Harvard will be well-represented at the upcoming 2012 Olympics in London, as nine athletes and one coach will compete at the games beginning July 27.
Harvard Stadium is an iconic structure, and not just for the sports that happen on the field. To a community dedicated to running “the stadium steps,” the real athletes are in the stands.
Harvard men's basketball moved into sole possession of first place in the Ivy League after beating Princeton 69-57 on Saturday, following a Friday night win over Penn, 73-54.
Five years ago, Andrew Kinard lost his legs in Iraq. After 75 surgeries, he’s tackling other big goals, from a Harvard education to the Boston Marathon.
With two wins over Yale this past weekend, Harvard men’s ice hockey will move on to the ECAC semifinals in Lake Placid, N.Y.
Interview with ex-boxer Laila Ali, set to give the keynote address at a Radcliffe conference on gender in sports.
The temperature may be falling, but the Harvard women’s soccer team is getting hot at just the right time. After an Oct. 6 victory in which the Crimson dominated Fairfield, 4-1, Harvard traveled to Ithica, N.Y., to defeat Cornell, 2-0.
The Harvard men’s basketball team, with a No. 13 seed, will play No. 4 North Carolina on Thursday in the NCAA tournament.
There’s “no crying in baseball,” actor Tom Hanks famously quipped in the 1992 film “A League of Their Own,” but some fencers have been known to shed a ...
President Drew Faust and College Dean Rakesh Khurana were on hand, and were named honorary coaches, at Harvard women’s basketball game victory.
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Nearly 80 runners gathered at the Malkin Athletic Center for a celebratory jog along the Charles River with authors and fitness authorities Scott Jurek and Christopher McDougall.
With a 6-3 win, Harvard men’s ice hockey topped Boston University Monday night to earn the Beanpot Championship, capturing a title it had not held since 1993.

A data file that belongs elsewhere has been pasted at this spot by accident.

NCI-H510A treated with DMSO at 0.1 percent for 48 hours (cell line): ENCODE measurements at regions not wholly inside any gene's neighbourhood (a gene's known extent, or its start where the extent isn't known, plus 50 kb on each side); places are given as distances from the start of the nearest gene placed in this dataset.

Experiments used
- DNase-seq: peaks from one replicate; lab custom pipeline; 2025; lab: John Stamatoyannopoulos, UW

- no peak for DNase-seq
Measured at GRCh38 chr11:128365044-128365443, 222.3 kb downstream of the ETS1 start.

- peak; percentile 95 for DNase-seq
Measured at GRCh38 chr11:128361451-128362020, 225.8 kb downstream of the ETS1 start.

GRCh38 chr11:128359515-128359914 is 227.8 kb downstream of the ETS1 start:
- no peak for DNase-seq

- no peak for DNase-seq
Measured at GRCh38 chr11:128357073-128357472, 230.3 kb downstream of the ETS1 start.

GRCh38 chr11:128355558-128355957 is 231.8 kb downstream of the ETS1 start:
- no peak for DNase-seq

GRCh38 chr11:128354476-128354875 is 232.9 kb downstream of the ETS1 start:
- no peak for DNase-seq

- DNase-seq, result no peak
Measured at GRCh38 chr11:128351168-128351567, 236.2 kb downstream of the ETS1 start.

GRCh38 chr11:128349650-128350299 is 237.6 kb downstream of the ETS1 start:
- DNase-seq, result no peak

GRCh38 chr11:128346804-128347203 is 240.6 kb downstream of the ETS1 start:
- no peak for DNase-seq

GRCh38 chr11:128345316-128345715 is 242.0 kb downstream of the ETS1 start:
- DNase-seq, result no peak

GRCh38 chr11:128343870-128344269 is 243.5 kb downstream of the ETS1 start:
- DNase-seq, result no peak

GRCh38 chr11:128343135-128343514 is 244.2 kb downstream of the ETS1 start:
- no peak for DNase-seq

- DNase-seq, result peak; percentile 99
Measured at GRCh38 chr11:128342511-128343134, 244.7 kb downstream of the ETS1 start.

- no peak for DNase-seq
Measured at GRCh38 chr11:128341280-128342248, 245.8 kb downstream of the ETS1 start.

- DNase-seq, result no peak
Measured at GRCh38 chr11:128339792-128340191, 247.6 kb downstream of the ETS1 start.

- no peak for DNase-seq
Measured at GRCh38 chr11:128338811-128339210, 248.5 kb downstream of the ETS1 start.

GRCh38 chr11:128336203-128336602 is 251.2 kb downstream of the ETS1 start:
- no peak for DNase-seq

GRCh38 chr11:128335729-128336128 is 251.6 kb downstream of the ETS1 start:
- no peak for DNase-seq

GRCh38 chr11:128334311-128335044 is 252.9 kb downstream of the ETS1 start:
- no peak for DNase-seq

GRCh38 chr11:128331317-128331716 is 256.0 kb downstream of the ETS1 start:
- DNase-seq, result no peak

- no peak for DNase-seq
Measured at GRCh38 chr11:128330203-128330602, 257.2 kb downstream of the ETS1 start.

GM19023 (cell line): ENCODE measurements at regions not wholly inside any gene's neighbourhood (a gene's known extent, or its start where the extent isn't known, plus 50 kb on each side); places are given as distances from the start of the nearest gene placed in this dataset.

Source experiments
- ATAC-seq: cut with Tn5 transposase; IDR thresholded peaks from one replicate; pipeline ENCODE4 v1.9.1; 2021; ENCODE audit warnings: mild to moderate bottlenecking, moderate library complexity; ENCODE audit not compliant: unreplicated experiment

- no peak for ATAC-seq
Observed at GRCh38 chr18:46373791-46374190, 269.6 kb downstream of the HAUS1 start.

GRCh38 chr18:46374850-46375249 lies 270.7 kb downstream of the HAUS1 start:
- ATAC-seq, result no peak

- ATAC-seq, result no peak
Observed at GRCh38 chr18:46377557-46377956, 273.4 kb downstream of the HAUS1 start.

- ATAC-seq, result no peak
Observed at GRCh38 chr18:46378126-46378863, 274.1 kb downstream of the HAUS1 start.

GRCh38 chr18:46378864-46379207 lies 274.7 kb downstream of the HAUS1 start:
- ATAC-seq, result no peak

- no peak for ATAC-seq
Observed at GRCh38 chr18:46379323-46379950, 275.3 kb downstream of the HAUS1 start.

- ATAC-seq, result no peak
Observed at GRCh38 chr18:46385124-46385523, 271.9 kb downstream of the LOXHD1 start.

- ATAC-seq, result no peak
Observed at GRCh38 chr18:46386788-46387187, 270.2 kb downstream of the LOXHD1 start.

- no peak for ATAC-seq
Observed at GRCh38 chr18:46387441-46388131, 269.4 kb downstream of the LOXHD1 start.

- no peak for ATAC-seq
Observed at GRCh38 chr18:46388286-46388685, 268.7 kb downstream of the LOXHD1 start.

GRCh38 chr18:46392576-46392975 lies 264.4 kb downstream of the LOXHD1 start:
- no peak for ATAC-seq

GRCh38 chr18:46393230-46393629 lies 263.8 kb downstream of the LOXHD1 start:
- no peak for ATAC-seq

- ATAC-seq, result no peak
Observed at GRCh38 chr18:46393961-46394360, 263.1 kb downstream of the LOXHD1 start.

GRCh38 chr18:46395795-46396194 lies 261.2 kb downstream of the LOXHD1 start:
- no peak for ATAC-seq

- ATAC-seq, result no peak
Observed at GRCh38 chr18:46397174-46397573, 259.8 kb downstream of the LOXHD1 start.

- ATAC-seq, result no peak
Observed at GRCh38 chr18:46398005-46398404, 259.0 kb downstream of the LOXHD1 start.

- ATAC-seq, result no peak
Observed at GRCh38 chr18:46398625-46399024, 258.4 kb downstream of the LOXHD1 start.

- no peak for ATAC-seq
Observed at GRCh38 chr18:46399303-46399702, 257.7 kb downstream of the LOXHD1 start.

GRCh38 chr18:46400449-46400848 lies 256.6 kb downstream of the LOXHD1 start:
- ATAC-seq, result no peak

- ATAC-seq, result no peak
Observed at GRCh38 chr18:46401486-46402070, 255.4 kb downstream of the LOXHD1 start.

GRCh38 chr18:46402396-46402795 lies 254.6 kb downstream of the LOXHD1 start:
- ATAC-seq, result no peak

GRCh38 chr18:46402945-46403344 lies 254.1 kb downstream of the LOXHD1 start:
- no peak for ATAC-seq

The Tennis Camps at Harvard (TCH), one of the area's most appealing summer activities for children and adults, will start its 16th season on June 12 at the Beren Tennis Center at Soldiers Field Athletic Complex.
Each year Harvard and Yale vie for bragging rights in a football rivalry dating back to 1875. Harvard vs. Yale is more than just a game. It’s The Game. For many alumni, it’s also a chance to reconnect and reaffirm friendships forged decades ago.
Harvard Track and Field put their best foot forward at the Crimson Elite meet on Feb. 6, with the men topping the opposition and the women finishing second out of 10 teams.
With ESPN and NBC broadcasting on campus, the Ivy League’s two best football teams will face off on Saturday at The Game.
With just 0:55 remaining in today's game, Harvard beat Yale, 31-24 at Harvard Stadium, securing an undefeated season for the Crimson and outright ownership of the Ivy League championship title for the eighth straight year. But for many, The Game is more than a test of field skills, it's about tradition, food, family, and fun.
Harvard men’s hockey defeated both Quinnipiac (3 goals by Sean Malone ‘17) and then Cornell (2 goals by Ryan Donato ’19) by identical 4-1 scores to win the ECAC Tournament at Lake Placid, N.Y., this past weekend.
The notion of “the right attitude” is so played out in the world of sports — in pep talks and SportCenter sound bites, for instance — that one might question whether it carries any weight. In the case of Harvard swimmer Elizabeth Kolbe ’08, who is one of America’s premier Paralympic athletes, the answer is a resounding yes.
In advance of the Boston Marathon, a Harvard conference focuses on the achievements of Native Americans, long dominant in the sport.
When the Olympic Games began, nine competitors and one coach with Harvard ties were there. Together they continued Harvard’s long-standing connection to the event.
The annual Rhino Cup volleyball league stokes the competitive fires of Harvard’s biological community, drawing researchers out of the lab and onto the sandy volleyball court in the courtyard of the Biological Laboratories.
Approximately 400 Harvard runners participated in the ninth annual Brian Honan 5K Run/Walk on Sunday.
Harvard sophomore Eli Dershwitz represented the United States at the Summer Olympics in the men’s saber fencing competition in Rio de Janeiro. While he didn’t win a medal this time, Dershwitz said the intense training and discipline required to make it to Brazil gave him the confidence to succeed at Harvard and the drive to “reach certain academic levels.”
With The Game at Harvard this year, two campuses merged into one as Yalies poured into Cambridge by the busload to stay in the Houses and get ready for some football. An undergraduate describes the scene.
During Wintersession 2016, the Harvard-Radcliffe Kendo Club offered a three-day kendo crash course called "Introduction to Japanese Sword Fighting.”